Creswell, Here to Help

Old Creswell school gives up some secrets

Editor’s note: On behalf of National Historic Preservation Month, The Chronicle will publish articles each week relating to historical preservation on the editorial page. This week, Cal Lewis, general contractor for the Old Schoolhouse, was invited by Creswell Heritage Foundation President Verlean McCoy to write his take on the importance of historical preservation.

I work on old buildings. My business card states that I am a historic preservation specialist which means, as I like to say – I get to play with sharp tools.
From lighthouses on the coast to barns in eastern Oregon; log lodges in the Cascades to a water-powered flour mill in the Willamette Valley, I have been fortunate enough to work on a large variety of historic buildings all over the state.
The first thing I do when faced with a new project on a historic building is to conduct an investigation. I discover how old it is, how it was built, and who built it. I look for any unique features, the materials it was built with and the tools that were used. All this information is used as a guide during the restoration process.
While looking at the Old Creswell Schoolhouse – or library, as some people know it – I noticed it was erected using a style called balloon framing. This simply means that the wall studs go from the foundation all the way up to the roof structure that, originally, on this building, was two stories high. The entire frame works as one complete unit.
This method of balloon framing became popular replacing earlier timber framing methods. Timber frames required large timbers and very skilled carpenters to complete the intricate joinery. The large timbers – usually shaped square by hand (hewn) – were extremely heavy, complicating the assembly process.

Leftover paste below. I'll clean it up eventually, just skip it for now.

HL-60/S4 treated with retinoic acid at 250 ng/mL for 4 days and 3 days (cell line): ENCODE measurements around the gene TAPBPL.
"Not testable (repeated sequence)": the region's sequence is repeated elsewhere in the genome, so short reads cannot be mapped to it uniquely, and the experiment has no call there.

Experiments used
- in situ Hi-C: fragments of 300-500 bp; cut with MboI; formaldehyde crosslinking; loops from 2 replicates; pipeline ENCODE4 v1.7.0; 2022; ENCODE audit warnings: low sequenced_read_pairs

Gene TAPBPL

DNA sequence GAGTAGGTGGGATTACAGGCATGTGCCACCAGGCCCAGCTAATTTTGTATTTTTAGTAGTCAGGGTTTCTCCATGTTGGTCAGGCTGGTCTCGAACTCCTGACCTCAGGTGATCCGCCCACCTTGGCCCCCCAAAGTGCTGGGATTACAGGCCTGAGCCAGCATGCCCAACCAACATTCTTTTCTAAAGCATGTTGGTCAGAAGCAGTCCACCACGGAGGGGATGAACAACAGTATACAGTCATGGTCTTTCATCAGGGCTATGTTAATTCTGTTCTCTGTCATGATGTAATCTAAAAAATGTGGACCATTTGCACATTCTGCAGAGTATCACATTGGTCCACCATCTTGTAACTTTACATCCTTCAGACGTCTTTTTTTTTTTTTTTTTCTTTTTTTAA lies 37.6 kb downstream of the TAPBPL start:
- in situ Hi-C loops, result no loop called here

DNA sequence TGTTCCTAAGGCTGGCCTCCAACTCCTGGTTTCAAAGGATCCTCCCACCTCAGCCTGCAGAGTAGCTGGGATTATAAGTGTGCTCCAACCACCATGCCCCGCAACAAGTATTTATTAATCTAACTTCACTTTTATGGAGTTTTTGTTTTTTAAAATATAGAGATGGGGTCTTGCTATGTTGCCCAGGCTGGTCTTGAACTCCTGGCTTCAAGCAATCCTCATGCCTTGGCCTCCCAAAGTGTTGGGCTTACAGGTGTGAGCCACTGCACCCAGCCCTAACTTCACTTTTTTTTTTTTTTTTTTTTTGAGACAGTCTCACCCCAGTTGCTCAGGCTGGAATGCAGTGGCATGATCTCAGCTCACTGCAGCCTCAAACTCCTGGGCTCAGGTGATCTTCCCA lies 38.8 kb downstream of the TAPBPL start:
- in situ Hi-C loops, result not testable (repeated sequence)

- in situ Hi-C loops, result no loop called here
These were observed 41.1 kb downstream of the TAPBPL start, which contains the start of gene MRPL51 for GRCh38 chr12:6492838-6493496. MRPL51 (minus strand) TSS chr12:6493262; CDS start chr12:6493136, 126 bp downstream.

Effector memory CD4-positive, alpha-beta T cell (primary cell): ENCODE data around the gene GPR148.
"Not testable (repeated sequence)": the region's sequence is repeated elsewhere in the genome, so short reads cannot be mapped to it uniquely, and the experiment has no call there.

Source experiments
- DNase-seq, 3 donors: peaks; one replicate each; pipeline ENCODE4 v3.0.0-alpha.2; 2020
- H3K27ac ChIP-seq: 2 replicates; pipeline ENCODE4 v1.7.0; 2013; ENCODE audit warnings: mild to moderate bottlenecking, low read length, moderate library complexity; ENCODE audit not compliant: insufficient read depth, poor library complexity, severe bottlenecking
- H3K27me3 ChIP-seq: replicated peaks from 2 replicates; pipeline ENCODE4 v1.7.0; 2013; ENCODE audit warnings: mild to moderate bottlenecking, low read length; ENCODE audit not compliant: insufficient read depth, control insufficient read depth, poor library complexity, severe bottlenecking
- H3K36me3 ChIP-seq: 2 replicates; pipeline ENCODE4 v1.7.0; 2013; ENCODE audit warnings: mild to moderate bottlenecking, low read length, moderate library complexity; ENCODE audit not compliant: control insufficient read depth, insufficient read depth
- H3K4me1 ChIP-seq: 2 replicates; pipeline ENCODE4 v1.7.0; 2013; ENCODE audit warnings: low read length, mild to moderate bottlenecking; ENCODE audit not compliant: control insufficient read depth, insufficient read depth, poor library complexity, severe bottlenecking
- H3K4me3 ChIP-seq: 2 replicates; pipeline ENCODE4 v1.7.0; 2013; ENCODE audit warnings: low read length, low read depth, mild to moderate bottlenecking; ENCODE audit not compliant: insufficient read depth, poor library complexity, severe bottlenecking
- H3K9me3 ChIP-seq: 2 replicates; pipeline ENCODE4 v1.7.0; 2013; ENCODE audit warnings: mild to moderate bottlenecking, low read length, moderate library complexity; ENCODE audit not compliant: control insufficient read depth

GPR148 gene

When saw mills came to the area, it became possible to construct buildings with a large quantity of smaller sawn-wood frame member. Building was quicker due to the ease of handling the wood, so the use of balloon framing became widespread.
Today’s buildings are built using platform framing. Each floor has a complete frame with a deck or platform on it. This method is even faster than balloon framing. Unlike balloon frames, each floor works independent of the other floors.
During this current stage of the restoration process, the Old Creswell Schoolhouse is getting a new concrete foundation and some repairs to the frame.
The school’s 1874 balloon frame sits on a foundation of heavy wood beams, which previously sat on stacks of large rocks. It looked a little precarious the way it sat on those rocks, of which many of those rocks were cracked and crumbling.
The wooden foundation beam on the south side of the building was very rotten, causing the wall to sink and bow to the outside about two inches. During repairs to this wall, I discovered that the foundation beam-work closely resembled how a timber frame was constructed.
It appears that the building is a bit of a link between the two building methods. The studs in the walls were notched into the foundation beam and the corners of the four beams had a mortise and tenon joint which interlocked. This corner joint was fastened with a hand-carved wooden peg. This is a method found throughout timber frame buildings.
With the balloon frame of the Old Schoolhouse sitting on this heavy timbered foundation, it was possible to place the building on the intermittent stacks of rocks. This method made a continuous brick or stone foundation unnecessary.
I was able to salvage part of one of these wood beam joints from the southwest corner of the school. The Creswell Heritage Foundation will save this salvaged artifact with a few other items that have been found.
If you look closely at the salvaged joint, you can see many of the original tool marks. As I look at the chisel marks, I wonder who it was that did this work and imagine what it would have been like for those craftsmen who constructed the school. It gives me a familiar feeling of connection with the carpenters who worked on the building before me.
The Old Creswell Schoolhouse has many stories to tell. These stories – whether about how it was built or about the people who have worked or spent time in the building – provide a connection to the past.
When the next three phases of the restoration are completed and the building is once more in service, new stories will be created adding to the building’s significance for members of the community of Creswell.



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